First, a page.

Recent Talks

List of all the talks in the archive, sorted by date.

Tuesday October 15, 2019
Dr. Sergio Javier Gonzalez Manrique
Astronomical Institute, Slovak Academy of Sciences


Emerging flux regions (EFRs) are seen as magnetic concentrations in the photosphere of the Sun. From a theoretical point of view, the EFRs are formed in the convection zone and then emerge because of magnetic buoyancy (Parker instability) to the solar surface. During the formation process of EFRs, merging and cancellation of different polarities occur, leading to various configurations of the magnetic field. Often, EFRs are visible in the chromosphere in form of magnetic loops loaded with plasma, which are often called “cool loops” when seen in the chromosphere along with dark fibrils and they can reach up to the corona. Nowadays, we refer to them as an arch filament system (AFS) which connects two different polarities.  The AFSs are commonly observed in several chromospheric spectral lines. A suitable spectral line to investigate chromospheric features and particularly AFSs is the He I 10830 Å triplet. The new generation of solar telescopes and instruments such EST and DKIST, will allow us to record very high spectral, spatial, and temporal resolution observations necessary to investigate the dynamics, magnetic field, and characteristics of AFSs. These observations will help us to answer many open questions related to flux emergence such: (1) What are the observational consequences of the emerging flux? (2) How do EFRs evolve with time in the different layers of the solar atmosphere and how are these layers linked? (3) Is it possible to measure the height difference between the photosphere and the chromosphere connected by the legs of the AFSs?

Thursday October 10, 2019
Prof. Paul Abell


A major goal for NASA's human spaceflight program is to send astronauts to the Moon and beyond in the coming decades. The first missions would focus on exploration of the Moon with the intent of developing the technologies and capabilities to then proceed on to Mars.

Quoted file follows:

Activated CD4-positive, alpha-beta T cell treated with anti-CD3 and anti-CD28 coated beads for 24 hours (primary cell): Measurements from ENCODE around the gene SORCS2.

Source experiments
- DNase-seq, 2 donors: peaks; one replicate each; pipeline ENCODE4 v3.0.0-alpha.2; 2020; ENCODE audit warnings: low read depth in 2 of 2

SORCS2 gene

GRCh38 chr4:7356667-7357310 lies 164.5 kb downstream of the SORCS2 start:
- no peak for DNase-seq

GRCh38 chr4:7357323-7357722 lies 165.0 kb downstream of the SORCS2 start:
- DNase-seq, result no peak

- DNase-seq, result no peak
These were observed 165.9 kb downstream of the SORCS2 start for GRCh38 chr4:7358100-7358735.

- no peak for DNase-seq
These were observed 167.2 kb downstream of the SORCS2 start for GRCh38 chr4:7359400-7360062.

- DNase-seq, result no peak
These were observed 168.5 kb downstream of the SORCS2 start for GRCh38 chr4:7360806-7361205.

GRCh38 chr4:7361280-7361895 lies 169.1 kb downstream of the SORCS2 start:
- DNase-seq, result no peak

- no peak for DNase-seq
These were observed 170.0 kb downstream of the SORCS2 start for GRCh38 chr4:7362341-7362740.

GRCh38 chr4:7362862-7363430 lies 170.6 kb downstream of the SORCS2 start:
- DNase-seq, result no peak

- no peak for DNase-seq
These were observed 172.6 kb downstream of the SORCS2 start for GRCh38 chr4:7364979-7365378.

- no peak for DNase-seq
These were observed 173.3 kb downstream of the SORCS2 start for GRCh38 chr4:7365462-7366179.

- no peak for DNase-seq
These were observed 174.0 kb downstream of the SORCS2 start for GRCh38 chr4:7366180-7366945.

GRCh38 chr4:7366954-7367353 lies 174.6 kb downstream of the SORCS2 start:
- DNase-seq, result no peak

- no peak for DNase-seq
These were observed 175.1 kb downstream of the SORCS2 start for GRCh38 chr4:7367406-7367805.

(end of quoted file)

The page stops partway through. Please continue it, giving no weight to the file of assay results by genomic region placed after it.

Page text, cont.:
However, there are many objects that show promise as future destinations beyond the Moon, which do not require the extensive mission capabilities or durations required for Mars exploration. These objects are known as Near-Earth Objects (NEOs) and would undoubtedly provide a great deal of technical and engineering data on spacecraft operations for future human space exploration and serve as stepping stones for NASA’s efforts to reach Mars.  A subset of these objects has been identified within the ongoing investigation of the NASA Near-Earth Object Human Space Flight Accessible Targets Study (NHATS).

Information obtained from a human investigation of a NEO, together with ground-based observations and prior spacecraft investigations of asteroids and comets (e.g., Hayabusa2 and OSIRIS-REx), will provide a real measure of ground truth to data obtained from terrestrial meteorite collections.  In addition, robotic precursor and human exploration missions to NEOs would allow NASA and its international partners to gain operational experience in performing complex tasks (e.g., sample collection, deployment of payloads, retrieval of payloads, etc.) with crew, robots, and spacecraft under microgravity conditions at or near the surface of a small body.  This would provide an important synergy between the worldwide Science and Exploration communities, which will be crucial for development of future international deep space exploration architectures and has potential benefits for future exploration of destinations beyond the Earth-Moon system (e.g., Mars).

Tuesday October 8, 2019
Prof. Michael Kramer
Max-Planck-Institut für Radioastronomie


The number of photons received allows radio astronomers to resolve the
Universe on timescales of nanoseconds. This has been demonstrated over
decades by observations of giant pulses from the Crab Pulsar, why more
recently, it has led to the establishment of the  new research field of
Fast Radio Bursts. The latter were initially discovered in archival data but are now
established as a population of radio sources at cosmological distances.
While their origin still remains a mystery, they promise to become powerful
cosmological tools. This talk will briefly review time domain astronomy in
the radio regime, describe some of the latest FRB results, and will also address
the challenges. These range from dealing with large amounts of raw data
(PB to EB) that need to be processed in real-time with machine learning methods,
to delivering reliable triggers for multi-wavelength follow-up at optical and higher

Monday October 7, 2019
Busaba Hutawarakorn Kramer
Max Planck Institute for Radio Astronomy and National Astronomical Research Institute of Thailand


Astrophysical masers are among of the best tools in studying star
formation processes, especially in massive star-forming regions where
star formation cores are deeply embedded in a complex gaseous
environment.  In this talk, I will give examples of such studies where
physical conditions (e.g. magnetic fields) as well as kinematics of the